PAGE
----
Another Thai ingredient is kaffir lime leaves. These fragrant leaves are wonderful and quite like using bay leaves. If you can find these in the Asian supermarket they are in the produce section. The market I go to has the leaves prepackaged in a little cellophane-wrapped flat, and there are more kaffir lime leaves than I can use up entirely, as you only need a few per soup pot.
I think once you try this recipe, you may make it more often. Since Asian supermarkets are easily found where I live in Los Angeles, Thai groceries are at my fingertips. I’ve found many Asian vegetables at my local farmers’ market as well. If you aren’t in an area where these ingredients are as accessible, move to sunny California or Thailand, though you could adapt this using ginger, lime and veggies. Also, a great online resource for Asian vegetables is Melissa’s Produce. I am searching for a pre-made vegetarian nam prik pow paste (black chili paste) but meanwhile I’ll try my hand at making one at home without the shrimp paste that is the standard of most Thai seasoning.
Please have fun with this and enjoy making your soup! I hope it adds spice, flavor and sunshine to your palate and bowl.
Thai Tom Yum Vegetable Soup
3 cups clear vegetable broth
1 tablespoon coconut oil
3 tablespoons seasoned rice wine/mirin
2 garlic cloves, minced
2 shallots, sliced
5 kaffir lime leaves
3 thin slices fresh galangal root
2 stalks lemongrass, lower white portion, cut into 4-inch lengths, pounded and bruised
5 green Thai chili peppers, optional, to your liking in spice level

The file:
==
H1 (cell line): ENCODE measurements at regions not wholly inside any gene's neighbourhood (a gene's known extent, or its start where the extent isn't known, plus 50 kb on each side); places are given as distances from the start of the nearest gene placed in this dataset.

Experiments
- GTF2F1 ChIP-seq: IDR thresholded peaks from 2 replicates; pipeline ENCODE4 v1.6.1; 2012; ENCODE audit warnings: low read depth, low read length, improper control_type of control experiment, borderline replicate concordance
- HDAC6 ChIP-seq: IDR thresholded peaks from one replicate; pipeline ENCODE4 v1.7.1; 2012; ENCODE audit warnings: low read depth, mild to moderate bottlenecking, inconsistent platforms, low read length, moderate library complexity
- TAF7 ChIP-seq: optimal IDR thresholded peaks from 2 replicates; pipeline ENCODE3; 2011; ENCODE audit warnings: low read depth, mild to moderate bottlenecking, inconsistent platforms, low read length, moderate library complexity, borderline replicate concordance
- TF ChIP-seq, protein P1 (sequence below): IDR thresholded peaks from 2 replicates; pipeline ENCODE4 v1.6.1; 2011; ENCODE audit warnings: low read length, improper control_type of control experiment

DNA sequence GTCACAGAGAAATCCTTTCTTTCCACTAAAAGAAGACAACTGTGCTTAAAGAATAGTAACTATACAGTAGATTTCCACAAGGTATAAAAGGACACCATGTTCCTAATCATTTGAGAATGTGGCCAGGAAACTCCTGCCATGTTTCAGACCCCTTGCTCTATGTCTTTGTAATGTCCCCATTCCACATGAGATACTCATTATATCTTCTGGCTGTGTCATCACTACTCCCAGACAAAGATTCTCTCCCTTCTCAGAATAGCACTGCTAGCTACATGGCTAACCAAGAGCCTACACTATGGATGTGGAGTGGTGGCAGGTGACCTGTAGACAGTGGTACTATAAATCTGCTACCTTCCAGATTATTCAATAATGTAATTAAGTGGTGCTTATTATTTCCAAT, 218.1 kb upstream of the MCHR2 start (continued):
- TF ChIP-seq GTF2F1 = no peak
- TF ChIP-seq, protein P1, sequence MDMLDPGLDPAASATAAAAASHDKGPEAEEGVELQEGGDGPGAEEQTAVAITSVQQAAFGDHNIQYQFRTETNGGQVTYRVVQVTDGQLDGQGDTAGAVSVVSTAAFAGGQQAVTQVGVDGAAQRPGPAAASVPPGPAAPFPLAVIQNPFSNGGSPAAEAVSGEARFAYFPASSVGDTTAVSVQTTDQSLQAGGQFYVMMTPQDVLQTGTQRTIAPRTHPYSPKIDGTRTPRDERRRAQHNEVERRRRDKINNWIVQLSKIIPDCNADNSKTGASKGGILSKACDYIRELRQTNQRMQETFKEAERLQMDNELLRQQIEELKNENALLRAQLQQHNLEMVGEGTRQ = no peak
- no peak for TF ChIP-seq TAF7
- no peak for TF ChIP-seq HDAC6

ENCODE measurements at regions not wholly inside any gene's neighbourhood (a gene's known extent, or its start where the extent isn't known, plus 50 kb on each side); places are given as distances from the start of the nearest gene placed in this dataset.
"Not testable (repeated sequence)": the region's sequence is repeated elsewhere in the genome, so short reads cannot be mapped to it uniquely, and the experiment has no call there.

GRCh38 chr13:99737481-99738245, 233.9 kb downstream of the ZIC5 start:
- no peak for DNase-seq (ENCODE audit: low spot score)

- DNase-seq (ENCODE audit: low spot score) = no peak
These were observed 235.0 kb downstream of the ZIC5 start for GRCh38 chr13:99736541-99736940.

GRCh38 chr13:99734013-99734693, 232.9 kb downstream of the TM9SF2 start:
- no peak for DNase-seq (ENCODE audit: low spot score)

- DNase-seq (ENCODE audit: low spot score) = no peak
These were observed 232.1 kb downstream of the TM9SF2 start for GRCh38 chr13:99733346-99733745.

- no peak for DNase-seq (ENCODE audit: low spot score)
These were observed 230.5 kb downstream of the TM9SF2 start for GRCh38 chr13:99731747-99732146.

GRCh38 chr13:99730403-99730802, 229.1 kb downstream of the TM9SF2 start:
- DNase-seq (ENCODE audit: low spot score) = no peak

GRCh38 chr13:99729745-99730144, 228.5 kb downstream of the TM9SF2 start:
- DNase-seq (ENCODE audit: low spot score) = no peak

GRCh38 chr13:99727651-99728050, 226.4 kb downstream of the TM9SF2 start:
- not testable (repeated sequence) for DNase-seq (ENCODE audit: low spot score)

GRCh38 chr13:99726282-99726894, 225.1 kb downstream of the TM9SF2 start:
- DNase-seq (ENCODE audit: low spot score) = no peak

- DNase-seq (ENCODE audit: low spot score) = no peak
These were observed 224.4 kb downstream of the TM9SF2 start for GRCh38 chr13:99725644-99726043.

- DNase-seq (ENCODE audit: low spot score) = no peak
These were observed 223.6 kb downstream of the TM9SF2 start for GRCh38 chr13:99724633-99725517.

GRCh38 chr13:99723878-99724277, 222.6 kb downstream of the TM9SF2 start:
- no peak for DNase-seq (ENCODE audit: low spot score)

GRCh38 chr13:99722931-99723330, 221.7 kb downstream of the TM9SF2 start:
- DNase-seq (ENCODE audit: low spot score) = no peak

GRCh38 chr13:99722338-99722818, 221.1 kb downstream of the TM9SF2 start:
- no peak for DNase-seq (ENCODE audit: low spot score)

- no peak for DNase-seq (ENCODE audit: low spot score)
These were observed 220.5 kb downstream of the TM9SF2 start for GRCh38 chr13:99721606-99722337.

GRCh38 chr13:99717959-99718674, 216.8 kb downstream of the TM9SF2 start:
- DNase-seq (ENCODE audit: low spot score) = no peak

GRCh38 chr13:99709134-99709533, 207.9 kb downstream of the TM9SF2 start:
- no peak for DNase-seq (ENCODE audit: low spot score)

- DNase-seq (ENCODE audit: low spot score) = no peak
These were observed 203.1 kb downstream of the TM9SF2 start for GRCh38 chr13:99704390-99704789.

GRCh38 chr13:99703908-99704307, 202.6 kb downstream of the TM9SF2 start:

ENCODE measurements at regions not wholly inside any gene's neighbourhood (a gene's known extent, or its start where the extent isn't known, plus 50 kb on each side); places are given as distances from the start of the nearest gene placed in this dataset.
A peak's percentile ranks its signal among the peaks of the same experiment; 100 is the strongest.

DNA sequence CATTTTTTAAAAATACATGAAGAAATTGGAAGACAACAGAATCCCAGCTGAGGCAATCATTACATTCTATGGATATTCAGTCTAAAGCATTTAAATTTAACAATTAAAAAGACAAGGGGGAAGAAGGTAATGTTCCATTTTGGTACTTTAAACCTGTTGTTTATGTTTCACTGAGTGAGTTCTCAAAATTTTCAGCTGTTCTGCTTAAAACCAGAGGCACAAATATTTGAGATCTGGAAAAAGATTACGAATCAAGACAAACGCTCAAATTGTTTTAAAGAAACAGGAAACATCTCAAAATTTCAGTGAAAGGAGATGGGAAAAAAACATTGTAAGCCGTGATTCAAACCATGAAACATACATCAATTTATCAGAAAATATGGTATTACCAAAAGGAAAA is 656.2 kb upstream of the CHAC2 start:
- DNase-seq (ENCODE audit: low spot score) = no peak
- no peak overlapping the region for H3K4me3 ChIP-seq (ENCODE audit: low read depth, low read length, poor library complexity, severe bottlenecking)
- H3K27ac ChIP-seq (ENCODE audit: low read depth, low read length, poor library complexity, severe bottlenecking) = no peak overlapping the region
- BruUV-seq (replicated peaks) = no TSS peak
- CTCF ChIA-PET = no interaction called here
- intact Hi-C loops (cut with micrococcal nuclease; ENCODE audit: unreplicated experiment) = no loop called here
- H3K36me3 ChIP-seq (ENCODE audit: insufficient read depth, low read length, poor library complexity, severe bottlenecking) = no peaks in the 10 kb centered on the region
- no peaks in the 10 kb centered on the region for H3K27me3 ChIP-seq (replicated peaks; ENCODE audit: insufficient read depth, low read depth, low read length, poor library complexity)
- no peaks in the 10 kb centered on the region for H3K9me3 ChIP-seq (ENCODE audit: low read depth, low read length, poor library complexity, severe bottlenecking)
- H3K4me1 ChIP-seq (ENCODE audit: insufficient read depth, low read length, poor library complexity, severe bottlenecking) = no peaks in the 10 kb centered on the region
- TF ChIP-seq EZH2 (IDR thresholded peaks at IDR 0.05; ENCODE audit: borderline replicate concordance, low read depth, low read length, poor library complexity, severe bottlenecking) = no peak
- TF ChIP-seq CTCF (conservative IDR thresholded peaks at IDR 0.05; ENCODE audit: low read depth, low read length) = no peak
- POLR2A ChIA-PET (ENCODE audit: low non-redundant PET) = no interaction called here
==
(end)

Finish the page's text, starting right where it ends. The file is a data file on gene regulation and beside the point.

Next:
2 tomatoes, cut into small wedges
2 zucchini, quartered and cut into wedges
6 baby bok choy, whole
2 small orange sweet peppers, chopped
2 small sweet red peppers, chopped
1 cup of baby broccoli crowns
2 tablespoons grated fresh ginger
1 bunch fresh cilantro, leaves only
2 limes, cut into wedges
1 cup coconut milk
1/2 cup sautéed tofu (optional)
Add the garlic, shallots and tablespoon of coconut oil into the pot and sauté on medium heat for about 3-5 minutes. Splash in a dash of rice wine (or mirin) and allow it to cook off a little, about 2 minutes.
Pour in the vegetable broth, continuing to keep the heat set on medium flame. Add in the lemongrass, galangal root, chili peppers, kaffir lime leaves and heat for about 6 minutes. Add the coconut milk into the soup.
Now add the veggies in— bok choy, red and orange sweet peppers, broccoli, tomatoes, zucchini— and cook for about 10 minutes on a medium-high heat. Do not over-boil your veggies! You want everything very fresh and crisp. The bok choy and broccoli especially, otherwise it will turn color and look less appetizing, plus it gets mushy.
Using tongs, remove the galangal root, kaffir lime leaves and lemongrass and set aside. This way you do not serve it in your bowl, however, save them to add back into the pot to simmer and flavor your remaining soup.
NOTE: One trick is to place the galangal root slices, kaffir lime leaves and lemongrass inside a herb sachet. That way you can continue to season your soup without worry of eating these aromatics.
Turn off flame and serve in wide bowls, adding in fresh grated ginger (if you like) and garnish with squeezed lime juice and cilantro leaves. if you have any additions that make you happy, add them in to your serving bowl. Enjoy!